EDWARD S. AARONS – Assignment Mara Tirana. Sam Durell #12. Gold Medal s1036, paperback original; 1st printing, September 1960.

   CIA agent Sam Durell has a twofold problem in this adventure: first, the USA’s first man into space has come down somewhere in the Balkans, far behind the Iron Curtain, and second, his lady friend Dierdre, who has lately become slightly involved with the previously mentioned astronaut, has also gotten herself captured, in her case by the Soviet agent anxious to keep Durell off the trail.

   There is one other complication, and that is Mara Tirana, a Soviet agent who wants to defect, but whose brother most emphatically does not. As is always the case in these adventures of San Durell, the scenery and other background is vividly etched in picturesque dtail, but as you can tell, there’s also a little too much plot here to be held in at only 175 pages. It’s bulging at the seams, and something has to give — which is a heck of a complaint to make about a book: it’s just not long enough!

PostScript:   If you’ve never read one of the Sam Durell novels, I thought I’d give you a brief taste of them. The excerpts below should give you an idea of the details that Aarons provided his readers abut locales of the world that back when these books were written were far off the beaten track for all but the most seasoned travelers. In fact, most of them still are today.

   From pages 64 and 65:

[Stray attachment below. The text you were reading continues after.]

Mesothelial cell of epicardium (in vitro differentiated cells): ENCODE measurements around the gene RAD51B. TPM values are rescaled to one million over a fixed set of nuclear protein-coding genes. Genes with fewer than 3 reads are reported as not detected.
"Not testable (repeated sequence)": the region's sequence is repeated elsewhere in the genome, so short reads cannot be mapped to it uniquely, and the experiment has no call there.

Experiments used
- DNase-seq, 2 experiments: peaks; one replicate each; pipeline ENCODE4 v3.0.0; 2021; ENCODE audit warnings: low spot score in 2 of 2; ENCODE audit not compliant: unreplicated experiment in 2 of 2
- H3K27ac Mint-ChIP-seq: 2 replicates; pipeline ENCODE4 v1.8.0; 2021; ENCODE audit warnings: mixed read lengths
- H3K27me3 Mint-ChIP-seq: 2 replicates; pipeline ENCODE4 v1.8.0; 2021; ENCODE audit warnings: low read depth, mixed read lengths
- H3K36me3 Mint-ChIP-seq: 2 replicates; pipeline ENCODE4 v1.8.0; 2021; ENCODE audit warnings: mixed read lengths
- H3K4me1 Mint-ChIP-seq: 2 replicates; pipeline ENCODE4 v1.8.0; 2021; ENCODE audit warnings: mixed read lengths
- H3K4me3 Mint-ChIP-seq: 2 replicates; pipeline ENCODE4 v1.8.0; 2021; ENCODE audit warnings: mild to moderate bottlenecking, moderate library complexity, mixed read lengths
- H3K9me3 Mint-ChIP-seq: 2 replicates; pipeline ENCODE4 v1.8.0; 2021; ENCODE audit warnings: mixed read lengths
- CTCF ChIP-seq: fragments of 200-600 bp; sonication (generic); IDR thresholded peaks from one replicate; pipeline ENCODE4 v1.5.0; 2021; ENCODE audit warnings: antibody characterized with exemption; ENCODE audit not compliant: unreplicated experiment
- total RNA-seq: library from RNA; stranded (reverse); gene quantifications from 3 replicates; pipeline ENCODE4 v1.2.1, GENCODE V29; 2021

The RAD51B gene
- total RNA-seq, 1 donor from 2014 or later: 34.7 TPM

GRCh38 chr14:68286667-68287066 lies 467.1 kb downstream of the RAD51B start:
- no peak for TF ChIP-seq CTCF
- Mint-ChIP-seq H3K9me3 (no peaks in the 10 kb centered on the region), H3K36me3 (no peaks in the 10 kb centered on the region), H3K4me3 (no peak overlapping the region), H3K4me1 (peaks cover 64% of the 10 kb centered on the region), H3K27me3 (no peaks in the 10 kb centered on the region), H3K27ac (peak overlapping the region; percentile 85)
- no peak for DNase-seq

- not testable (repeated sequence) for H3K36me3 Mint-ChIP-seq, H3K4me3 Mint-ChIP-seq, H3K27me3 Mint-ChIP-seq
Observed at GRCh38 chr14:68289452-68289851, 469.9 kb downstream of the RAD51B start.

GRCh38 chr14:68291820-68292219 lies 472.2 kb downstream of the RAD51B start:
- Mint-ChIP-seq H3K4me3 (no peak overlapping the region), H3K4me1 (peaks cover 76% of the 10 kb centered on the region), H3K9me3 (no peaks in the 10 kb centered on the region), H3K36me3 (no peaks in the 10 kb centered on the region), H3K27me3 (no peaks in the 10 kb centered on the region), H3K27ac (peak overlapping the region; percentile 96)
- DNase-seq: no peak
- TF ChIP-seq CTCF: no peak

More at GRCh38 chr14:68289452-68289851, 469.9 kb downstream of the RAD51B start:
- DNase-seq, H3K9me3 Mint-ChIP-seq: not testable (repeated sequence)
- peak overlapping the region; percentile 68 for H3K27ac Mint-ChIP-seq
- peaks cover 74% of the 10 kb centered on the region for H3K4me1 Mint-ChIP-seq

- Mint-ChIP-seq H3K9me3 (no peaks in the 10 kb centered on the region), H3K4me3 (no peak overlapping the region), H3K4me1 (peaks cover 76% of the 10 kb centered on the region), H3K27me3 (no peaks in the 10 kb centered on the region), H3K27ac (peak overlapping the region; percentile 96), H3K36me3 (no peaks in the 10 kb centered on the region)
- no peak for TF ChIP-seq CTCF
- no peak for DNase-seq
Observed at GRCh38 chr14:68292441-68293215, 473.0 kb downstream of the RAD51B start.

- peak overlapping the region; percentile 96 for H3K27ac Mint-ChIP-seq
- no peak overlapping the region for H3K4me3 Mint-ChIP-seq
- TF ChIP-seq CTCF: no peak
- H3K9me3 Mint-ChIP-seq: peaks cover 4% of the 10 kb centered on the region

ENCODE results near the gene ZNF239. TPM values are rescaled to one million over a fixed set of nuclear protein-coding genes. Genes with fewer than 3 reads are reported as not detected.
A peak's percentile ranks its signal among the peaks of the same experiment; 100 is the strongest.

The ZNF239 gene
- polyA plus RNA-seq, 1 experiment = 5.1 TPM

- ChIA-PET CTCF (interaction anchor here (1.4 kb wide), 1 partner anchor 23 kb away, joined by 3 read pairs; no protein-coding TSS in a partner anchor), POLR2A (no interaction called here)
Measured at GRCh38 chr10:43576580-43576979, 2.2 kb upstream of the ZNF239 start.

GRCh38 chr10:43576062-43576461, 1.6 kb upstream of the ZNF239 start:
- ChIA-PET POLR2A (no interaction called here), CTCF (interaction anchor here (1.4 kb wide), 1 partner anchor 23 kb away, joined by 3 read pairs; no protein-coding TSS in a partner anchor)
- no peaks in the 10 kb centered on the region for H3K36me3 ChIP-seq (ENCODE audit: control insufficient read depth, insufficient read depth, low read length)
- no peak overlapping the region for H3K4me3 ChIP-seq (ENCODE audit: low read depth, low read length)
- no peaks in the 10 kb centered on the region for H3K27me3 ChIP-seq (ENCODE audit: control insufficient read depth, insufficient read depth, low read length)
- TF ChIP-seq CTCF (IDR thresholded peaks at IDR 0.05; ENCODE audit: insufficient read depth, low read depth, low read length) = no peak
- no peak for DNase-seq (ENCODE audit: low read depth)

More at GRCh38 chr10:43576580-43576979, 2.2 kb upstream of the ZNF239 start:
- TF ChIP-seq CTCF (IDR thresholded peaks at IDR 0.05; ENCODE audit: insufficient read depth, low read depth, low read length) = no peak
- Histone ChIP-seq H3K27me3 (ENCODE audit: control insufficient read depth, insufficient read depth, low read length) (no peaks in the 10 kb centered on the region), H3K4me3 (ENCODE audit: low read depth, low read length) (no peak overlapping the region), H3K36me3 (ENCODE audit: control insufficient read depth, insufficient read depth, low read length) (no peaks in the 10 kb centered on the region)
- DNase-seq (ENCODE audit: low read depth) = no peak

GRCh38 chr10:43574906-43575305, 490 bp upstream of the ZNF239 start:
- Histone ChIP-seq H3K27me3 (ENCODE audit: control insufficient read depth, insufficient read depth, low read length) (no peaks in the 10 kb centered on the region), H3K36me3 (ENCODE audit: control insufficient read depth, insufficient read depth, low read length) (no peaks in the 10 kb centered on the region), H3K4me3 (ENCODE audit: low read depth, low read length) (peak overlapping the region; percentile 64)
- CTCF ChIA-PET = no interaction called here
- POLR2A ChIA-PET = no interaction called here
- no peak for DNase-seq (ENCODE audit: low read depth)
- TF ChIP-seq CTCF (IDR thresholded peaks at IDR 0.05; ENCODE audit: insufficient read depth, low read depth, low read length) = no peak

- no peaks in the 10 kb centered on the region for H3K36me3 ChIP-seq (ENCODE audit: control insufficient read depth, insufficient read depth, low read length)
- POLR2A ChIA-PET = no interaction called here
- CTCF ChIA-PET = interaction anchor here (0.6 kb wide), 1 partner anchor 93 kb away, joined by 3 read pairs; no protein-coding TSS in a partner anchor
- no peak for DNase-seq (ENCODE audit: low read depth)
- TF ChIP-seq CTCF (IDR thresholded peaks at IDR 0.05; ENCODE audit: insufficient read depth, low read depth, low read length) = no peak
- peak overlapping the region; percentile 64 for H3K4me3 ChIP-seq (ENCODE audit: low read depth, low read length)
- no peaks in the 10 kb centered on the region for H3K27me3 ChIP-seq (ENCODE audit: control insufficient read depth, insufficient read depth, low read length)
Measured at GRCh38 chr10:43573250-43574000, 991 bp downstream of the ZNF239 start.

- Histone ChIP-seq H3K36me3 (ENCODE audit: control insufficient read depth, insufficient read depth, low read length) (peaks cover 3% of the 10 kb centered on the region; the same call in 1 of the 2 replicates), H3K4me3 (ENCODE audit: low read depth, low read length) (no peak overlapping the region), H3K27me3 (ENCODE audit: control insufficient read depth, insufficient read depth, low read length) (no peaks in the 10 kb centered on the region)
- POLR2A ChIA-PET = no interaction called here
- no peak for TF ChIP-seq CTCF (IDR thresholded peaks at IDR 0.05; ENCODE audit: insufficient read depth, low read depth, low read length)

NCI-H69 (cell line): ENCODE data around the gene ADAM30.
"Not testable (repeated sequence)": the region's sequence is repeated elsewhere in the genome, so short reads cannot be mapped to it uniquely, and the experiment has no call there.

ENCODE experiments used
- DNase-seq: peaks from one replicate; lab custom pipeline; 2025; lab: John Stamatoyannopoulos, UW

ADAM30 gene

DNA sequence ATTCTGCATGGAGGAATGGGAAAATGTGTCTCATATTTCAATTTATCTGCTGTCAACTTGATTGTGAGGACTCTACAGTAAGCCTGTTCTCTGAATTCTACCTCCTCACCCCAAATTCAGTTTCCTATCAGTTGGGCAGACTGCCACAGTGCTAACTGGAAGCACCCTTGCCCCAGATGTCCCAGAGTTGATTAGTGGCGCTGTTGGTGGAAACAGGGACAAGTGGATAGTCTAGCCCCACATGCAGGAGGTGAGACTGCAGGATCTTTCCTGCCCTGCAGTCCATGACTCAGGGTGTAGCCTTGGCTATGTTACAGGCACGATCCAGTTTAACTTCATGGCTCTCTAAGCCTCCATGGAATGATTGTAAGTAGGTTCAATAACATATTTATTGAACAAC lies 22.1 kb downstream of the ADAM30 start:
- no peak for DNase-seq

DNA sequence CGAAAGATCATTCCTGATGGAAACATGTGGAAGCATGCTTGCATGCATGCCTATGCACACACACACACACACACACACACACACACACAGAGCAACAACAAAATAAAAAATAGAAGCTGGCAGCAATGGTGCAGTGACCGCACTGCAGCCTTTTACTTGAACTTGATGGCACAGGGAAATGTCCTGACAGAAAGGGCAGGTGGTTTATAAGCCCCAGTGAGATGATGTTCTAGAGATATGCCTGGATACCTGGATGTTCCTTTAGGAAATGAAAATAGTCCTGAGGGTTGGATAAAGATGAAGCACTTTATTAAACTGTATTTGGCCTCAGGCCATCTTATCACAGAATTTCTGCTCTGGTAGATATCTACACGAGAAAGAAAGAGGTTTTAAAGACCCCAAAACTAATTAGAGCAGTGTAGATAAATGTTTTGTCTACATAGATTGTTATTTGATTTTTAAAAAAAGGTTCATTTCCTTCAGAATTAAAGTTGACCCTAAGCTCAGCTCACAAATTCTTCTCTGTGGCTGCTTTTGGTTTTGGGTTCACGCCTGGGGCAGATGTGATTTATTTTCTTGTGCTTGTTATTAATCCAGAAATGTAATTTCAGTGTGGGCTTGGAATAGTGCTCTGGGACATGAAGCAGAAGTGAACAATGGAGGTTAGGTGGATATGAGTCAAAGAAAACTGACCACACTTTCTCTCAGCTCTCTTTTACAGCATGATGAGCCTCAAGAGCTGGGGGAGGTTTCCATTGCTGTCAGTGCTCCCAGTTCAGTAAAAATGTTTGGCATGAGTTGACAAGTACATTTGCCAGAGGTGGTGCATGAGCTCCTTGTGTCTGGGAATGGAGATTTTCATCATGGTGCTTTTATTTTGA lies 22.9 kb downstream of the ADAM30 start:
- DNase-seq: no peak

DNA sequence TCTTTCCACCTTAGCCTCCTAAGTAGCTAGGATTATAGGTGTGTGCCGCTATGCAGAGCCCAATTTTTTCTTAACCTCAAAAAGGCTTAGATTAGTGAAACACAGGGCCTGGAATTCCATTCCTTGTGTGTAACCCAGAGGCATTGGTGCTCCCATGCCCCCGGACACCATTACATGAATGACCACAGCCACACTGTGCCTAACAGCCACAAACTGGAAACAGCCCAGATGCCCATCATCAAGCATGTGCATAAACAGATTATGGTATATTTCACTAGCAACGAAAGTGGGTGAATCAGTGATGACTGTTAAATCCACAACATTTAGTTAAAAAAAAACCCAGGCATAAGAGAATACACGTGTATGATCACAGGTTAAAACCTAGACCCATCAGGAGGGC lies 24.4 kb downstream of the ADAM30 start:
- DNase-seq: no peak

“They were on the main highway out of Vienna, speeding northeast into the Marchfield District, where the Danube was over three hundred yards wide and its channel was divided by numerous small islands. The frontier, where the river passed through a narrow gap between the lower spurs of the Carpathians, was thirty miles away. Here, in the night and rain, the countryside of church spires and fertile fields was dark and peaceful.”

    “…They crawled ahead,easing their way through the gloom. Durell could see the Danube now, a broad reach of rain-dimpled water, with the opposite bank beyond several small islands, probably in Czech territory at this point. To the east was the loom of hills that narrowed the gap for the river to pass through the spurs of the Carpathians. Lights twinkled o the river, and there were moving objects, barges and small steamers chuffing, with diesel engines muttering in the mist, and an occasional glimmer of red or green running from the international river traffic.”

— Reprinted from Mystery*File #23,, July 1990 (slightly revised).